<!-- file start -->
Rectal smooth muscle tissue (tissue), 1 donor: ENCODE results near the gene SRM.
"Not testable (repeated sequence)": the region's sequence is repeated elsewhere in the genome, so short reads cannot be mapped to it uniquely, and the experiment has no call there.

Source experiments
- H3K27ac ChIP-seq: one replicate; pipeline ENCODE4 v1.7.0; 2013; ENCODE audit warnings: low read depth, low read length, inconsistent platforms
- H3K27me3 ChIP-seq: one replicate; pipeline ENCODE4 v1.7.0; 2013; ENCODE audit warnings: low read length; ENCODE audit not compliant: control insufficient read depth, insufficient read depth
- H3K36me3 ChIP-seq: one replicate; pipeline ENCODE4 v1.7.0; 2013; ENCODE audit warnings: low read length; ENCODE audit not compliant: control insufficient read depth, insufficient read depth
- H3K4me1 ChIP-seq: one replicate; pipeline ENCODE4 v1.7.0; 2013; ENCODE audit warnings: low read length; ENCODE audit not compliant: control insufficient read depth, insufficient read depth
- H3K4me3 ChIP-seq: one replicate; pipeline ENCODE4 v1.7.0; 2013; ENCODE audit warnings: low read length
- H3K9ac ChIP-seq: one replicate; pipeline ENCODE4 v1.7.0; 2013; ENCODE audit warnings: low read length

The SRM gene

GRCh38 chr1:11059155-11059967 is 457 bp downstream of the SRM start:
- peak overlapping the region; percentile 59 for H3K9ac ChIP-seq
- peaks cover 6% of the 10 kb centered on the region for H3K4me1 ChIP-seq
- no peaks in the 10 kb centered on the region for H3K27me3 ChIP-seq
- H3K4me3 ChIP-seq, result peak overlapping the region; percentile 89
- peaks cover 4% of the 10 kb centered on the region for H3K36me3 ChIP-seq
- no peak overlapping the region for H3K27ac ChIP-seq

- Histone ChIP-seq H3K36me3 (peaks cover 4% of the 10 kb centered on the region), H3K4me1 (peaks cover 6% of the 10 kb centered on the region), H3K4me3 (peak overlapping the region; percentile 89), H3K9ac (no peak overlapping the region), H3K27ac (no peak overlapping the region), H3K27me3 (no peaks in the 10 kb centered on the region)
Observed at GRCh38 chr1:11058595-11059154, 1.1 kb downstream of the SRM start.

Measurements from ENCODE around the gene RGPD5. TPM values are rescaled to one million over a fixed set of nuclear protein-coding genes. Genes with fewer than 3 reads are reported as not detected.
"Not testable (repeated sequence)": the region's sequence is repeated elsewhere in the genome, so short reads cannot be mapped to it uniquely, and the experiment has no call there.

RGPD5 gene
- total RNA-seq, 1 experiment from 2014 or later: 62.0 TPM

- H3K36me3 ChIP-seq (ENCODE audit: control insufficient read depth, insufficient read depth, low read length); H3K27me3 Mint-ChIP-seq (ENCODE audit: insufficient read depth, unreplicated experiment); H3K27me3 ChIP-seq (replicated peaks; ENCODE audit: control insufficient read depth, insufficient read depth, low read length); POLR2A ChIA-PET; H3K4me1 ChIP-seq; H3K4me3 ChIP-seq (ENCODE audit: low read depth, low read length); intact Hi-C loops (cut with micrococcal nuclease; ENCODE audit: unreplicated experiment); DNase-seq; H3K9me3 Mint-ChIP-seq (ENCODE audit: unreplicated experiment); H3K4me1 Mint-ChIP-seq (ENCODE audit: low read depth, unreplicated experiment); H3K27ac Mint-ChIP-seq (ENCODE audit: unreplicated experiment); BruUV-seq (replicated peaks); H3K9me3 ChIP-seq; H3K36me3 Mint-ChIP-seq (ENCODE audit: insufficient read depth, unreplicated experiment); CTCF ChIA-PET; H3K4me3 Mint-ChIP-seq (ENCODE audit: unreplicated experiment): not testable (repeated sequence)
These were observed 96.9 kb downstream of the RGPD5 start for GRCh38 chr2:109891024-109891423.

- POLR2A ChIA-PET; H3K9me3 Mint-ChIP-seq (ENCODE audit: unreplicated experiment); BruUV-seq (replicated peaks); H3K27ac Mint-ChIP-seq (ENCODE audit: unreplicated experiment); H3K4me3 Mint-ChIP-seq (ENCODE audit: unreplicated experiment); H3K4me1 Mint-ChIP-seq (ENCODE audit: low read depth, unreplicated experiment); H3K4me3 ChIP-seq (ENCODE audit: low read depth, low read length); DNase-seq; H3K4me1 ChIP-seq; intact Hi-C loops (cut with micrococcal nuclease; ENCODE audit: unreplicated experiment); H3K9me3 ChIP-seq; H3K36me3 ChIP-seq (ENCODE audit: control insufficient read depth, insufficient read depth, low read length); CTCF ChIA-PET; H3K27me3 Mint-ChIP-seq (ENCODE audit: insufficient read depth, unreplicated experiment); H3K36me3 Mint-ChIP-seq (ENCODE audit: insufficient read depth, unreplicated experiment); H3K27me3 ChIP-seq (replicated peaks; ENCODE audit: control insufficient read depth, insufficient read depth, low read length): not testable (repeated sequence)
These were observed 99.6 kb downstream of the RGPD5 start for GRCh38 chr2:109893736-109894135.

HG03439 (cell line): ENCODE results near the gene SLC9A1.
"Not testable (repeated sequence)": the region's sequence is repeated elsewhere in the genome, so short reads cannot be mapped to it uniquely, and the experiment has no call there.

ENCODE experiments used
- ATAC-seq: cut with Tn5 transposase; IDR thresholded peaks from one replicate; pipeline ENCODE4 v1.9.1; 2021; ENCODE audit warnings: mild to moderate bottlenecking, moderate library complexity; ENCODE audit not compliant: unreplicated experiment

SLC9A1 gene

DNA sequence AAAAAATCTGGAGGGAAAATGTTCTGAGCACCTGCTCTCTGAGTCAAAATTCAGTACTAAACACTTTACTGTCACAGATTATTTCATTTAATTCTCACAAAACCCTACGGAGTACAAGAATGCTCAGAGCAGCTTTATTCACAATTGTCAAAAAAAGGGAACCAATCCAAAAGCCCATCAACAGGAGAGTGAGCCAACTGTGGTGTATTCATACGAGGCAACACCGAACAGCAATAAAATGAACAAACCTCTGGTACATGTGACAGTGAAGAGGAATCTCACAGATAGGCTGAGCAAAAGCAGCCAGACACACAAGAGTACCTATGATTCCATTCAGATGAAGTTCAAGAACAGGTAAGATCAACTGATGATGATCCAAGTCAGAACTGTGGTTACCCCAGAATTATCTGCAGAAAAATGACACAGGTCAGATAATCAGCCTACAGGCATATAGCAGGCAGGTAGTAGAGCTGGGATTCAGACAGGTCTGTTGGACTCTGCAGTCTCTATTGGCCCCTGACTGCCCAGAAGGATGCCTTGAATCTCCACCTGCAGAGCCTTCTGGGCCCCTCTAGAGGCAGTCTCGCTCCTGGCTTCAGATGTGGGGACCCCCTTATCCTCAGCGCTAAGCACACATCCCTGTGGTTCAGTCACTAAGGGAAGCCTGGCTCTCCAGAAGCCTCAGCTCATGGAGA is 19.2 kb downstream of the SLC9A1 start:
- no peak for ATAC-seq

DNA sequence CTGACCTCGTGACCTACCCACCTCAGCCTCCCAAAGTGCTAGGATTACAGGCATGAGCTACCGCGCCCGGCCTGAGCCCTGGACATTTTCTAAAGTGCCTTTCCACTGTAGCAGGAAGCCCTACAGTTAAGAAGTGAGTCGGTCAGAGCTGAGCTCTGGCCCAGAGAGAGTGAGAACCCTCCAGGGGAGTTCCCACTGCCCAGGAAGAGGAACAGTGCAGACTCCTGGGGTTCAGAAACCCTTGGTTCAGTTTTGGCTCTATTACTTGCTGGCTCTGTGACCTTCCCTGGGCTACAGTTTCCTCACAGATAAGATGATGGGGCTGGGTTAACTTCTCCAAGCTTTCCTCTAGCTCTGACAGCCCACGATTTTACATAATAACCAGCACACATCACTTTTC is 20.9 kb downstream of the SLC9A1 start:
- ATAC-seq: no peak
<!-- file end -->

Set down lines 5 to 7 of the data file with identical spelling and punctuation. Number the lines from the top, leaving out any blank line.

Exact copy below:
- H3K27me3 ChIP-seq: one replicate; pipeline ENCODE4 v1.7.0; 2013; ENCODE audit warnings: low read length; ENCODE audit not compliant: control insufficient read depth, insufficient read depth
- H3K36me3 ChIP-seq: one replicate; pipeline ENCODE4 v1.7.0; 2013; ENCODE audit warnings: low read length; ENCODE audit not compliant: control insufficient read depth, insufficient read depth
- H3K4me1 ChIP-seq: one replicate; pipeline ENCODE4 v1.7.0; 2013; ENCODE audit warnings: low read length; ENCODE audit not compliant: control insufficient read depth, insufficient read depth